Snowing again

After spending the last three days in Calgary, I returned to Canmore in a snowstorm late this afternoon. My driveway already has about 8 cm of heavy, wet snow, the kind that’ll break tree branches off. The temperature is -1, but at least there’s very little wind. I’m not sure if the Nordic Centre groomers will be able to work with this snow…probably if it cools down tonight. Check early tomorrow morning to see if the Pisten-Bullys are out on the trails.


Amazing day at PLPP today. Left Calgary in full sunshine and chinook winds, turned onto highway 40 seeing a couple of flakes, and by the time we passed the Nakiska turn-off the snow was pounding down. It didn’t stop all day, and the whole area got it. The snow today was really sticky – the kids with waxless skis (freshly base-waxed) had a great time, while we struggled with snow balls under ours. One things cool off a little it will be amazing, although the track setting is buried.

Will Ratliffe


West Bragg Creek

Cindy H sent in this comment on the previous thread…

Skied at West Bragg Creek today and it was a true lesson in not giving up! We had ambitions to ski Telephone Loop and after being hopeful with purple wax, the start was pretty grim. There was a lot of debris on the trail including chunks of bark (not the dog kind LOL!) I thought we’d encounter less debris on the Mountain Road but knowing that it would be even warmer we slathered on some red (I don’t own klister and never will) and attempted to ski West against the hurricane force gusts. I came to a stop, having been disappointed in not getting up earlier, not heading out to Lake Louise or PLPP and turned around – planning to console myself with a latte in Bragg Creek.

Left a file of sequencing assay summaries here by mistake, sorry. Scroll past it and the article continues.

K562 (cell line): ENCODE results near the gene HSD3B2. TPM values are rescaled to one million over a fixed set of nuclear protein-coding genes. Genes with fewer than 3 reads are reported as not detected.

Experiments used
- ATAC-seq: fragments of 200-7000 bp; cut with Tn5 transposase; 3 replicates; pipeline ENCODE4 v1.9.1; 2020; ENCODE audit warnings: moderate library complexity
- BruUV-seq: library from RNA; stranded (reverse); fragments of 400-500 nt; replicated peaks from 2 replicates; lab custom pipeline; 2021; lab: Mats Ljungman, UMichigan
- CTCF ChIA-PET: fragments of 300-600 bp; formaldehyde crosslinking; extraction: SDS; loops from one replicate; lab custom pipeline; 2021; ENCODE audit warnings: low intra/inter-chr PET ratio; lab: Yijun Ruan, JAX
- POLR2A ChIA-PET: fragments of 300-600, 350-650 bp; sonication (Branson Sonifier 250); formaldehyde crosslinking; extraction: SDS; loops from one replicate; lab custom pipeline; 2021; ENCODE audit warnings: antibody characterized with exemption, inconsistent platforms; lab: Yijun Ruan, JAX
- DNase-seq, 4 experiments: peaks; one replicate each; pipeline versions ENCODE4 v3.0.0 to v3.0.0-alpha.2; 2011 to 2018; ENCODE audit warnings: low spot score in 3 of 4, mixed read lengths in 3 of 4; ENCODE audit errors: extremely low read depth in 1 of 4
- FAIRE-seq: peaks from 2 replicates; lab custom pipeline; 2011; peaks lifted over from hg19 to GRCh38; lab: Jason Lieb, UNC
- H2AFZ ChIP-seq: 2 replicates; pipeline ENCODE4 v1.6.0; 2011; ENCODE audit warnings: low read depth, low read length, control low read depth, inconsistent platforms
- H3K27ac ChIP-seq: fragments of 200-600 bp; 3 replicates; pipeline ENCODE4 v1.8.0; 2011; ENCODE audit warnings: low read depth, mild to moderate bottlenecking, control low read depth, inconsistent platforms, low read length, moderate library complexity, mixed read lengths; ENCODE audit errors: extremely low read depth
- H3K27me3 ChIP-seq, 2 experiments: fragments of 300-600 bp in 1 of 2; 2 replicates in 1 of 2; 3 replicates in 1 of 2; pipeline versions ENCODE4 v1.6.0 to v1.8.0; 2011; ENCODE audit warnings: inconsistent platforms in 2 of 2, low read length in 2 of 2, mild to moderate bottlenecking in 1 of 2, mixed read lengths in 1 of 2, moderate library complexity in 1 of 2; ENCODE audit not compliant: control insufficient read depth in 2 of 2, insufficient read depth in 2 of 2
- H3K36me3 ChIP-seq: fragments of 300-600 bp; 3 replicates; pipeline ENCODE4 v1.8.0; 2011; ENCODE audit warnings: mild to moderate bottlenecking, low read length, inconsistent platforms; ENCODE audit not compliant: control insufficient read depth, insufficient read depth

I then thought, “no way”. Yes, I knew the temps were better in Lake Louise for the day, but I had also wanted to sleep in and having commitments in the evening, West Bragg was the best option.

Realizing that I hadn’t exhausted all options, I suggested we head onto the south side trails that were E-W where I was hoping they would be less sun affected.

There sure was a lot of debris on the trail (the tracks were filled in looking like rail lines with needles in some places) but the red wax was sticking and we were off skiing!

Wanting to avoid the ice flows/water of the lower parts of Crystal Line, we went out and back along the south leg and then started heading south along the Sundog Loop. At the top we found some skier set tracks heading off on Loggers Loop and it looked great. After skiing 30 m into sun affected snow and not getting any traction, I once again turned around, opting to continue south on the Sundog Loop to the Elbow Springs junction where I decided we would turn around and have a fast ski back to the parking lot.

When arriving back at the Loggers Loop junction, I thought I had given up too soon before, so I turned off onto it much to the delight of my friend who prefers skiing off track.

What a wonderful trail! We followed it around, down through the drainage and then up along the cutblocks to the point were you could overlook the area North towards the mountain road. Not being familiar with the trail and realizing that people along the Mountain Road had reported it in poor shape, we decided to turn back and ski back to Sun Dog where we had a fun ride down the west side of the loop back to the parking lot.